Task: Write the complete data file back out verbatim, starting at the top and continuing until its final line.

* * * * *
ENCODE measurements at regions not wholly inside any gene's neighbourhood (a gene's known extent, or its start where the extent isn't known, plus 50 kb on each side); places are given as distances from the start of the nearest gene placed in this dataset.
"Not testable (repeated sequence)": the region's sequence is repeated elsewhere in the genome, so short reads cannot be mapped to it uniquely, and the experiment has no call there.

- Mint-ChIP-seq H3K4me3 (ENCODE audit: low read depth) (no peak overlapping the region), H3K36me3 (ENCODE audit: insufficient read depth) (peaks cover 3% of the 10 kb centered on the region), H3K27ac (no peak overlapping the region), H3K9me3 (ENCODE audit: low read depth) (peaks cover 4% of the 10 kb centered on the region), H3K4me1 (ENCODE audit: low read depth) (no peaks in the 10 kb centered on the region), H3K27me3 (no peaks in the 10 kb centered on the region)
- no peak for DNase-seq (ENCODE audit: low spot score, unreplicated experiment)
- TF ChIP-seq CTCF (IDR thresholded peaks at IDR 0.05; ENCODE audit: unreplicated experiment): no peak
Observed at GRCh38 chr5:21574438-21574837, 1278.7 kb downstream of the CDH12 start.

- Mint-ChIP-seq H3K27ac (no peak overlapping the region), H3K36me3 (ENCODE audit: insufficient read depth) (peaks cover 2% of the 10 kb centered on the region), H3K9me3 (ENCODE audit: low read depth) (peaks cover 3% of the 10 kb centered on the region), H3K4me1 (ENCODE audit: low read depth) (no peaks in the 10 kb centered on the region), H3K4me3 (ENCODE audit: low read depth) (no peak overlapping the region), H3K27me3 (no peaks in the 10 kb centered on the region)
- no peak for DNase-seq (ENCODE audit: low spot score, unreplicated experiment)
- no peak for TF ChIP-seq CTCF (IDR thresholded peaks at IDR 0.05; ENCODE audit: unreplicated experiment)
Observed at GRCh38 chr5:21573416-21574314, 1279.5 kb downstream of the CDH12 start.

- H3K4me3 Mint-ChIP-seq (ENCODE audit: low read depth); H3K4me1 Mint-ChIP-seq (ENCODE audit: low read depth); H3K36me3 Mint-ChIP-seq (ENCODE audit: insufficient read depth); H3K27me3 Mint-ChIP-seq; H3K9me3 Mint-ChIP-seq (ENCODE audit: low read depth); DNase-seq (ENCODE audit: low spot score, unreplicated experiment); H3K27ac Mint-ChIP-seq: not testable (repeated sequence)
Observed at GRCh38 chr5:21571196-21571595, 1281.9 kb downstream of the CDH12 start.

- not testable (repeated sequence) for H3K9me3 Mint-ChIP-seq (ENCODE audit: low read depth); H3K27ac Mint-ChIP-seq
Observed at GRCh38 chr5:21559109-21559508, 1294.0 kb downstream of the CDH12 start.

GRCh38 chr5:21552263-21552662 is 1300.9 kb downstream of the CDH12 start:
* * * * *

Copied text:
ENCODE measurements at regions not wholly inside any gene's neighbourhood (a gene's known extent, or its start where the extent isn't known, plus 50 kb on each side); places are given as distances from the start of the nearest gene placed in this dataset.
"Not testable (repeated sequence)": the region's sequence is repeated elsewhere in the genome, so short reads cannot be mapped to it uniquely, and the experiment has no call there.

- Mint-ChIP-seq H3K4me3 (ENCODE audit: low read depth) (no peak overlapping the region), H3K36me3 (ENCODE audit: insufficient read depth) (peaks cover 3% of the 10 kb centered on the region), H3K27ac (no peak overlapping the region), H3K9me3 (ENCODE audit: low read depth) (peaks cover 4% of the 10 kb centered on the region), H3K4me1 (ENCODE audit: low read depth) (no peaks in the 10 kb centered on the region), H3K27me3 (no peaks in the 10 kb centered on the region)
- no peak for DNase-seq (ENCODE audit: low spot score, unreplicated experiment)
- TF ChIP-seq CTCF (IDR thresholded peaks at IDR 0.05; ENCODE audit: unreplicated experiment): no peak
Observed at GRCh38 chr5:21574438-21574837, 1278.7 kb downstream of the CDH12 start.

- Mint-ChIP-seq H3K27ac (no peak overlapping the region), H3K36me3 (ENCODE audit: insufficient read depth) (peaks cover 2% of the 10 kb centered on the region), H3K9me3 (ENCODE audit: low read depth) (peaks cover 3% of the 10 kb centered on the region), H3K4me1 (ENCODE audit: low read depth) (no peaks in the 10 kb centered on the region), H3K4me3 (ENCODE audit: low read depth) (no peak overlapping the region), H3K27me3 (no peaks in the 10 kb centered on the region)
- no peak for DNase-seq (ENCODE audit: low spot score, unreplicated experiment)
- no peak for TF ChIP-seq CTCF (IDR thresholded peaks at IDR 0.05; ENCODE audit: unreplicated experiment)
Observed at GRCh38 chr5:21573416-21574314, 1279.5 kb downstream of the CDH12 start.

- H3K4me3 Mint-ChIP-seq (ENCODE audit: low read depth); H3K4me1 Mint-ChIP-seq (ENCODE audit: low read depth); H3K36me3 Mint-ChIP-seq (ENCODE audit: insufficient read depth); H3K27me3 Mint-ChIP-seq; H3K9me3 Mint-ChIP-seq (ENCODE audit: low read depth); DNase-seq (ENCODE audit: low spot score, unreplicated experiment); H3K27ac Mint-ChIP-seq: not testable (repeated sequence)
Observed at GRCh38 chr5:21571196-21571595, 1281.9 kb downstream of the CDH12 start.

- not testable (repeated sequence) for H3K9me3 Mint-ChIP-seq (ENCODE audit: low read depth); H3K27ac Mint-ChIP-seq
Observed at GRCh38 chr5:21559109-21559508, 1294.0 kb downstream of the CDH12 start.

GRCh38 chr5:21552263-21552662 is 1300.9 kb downstream of the CDH12 start: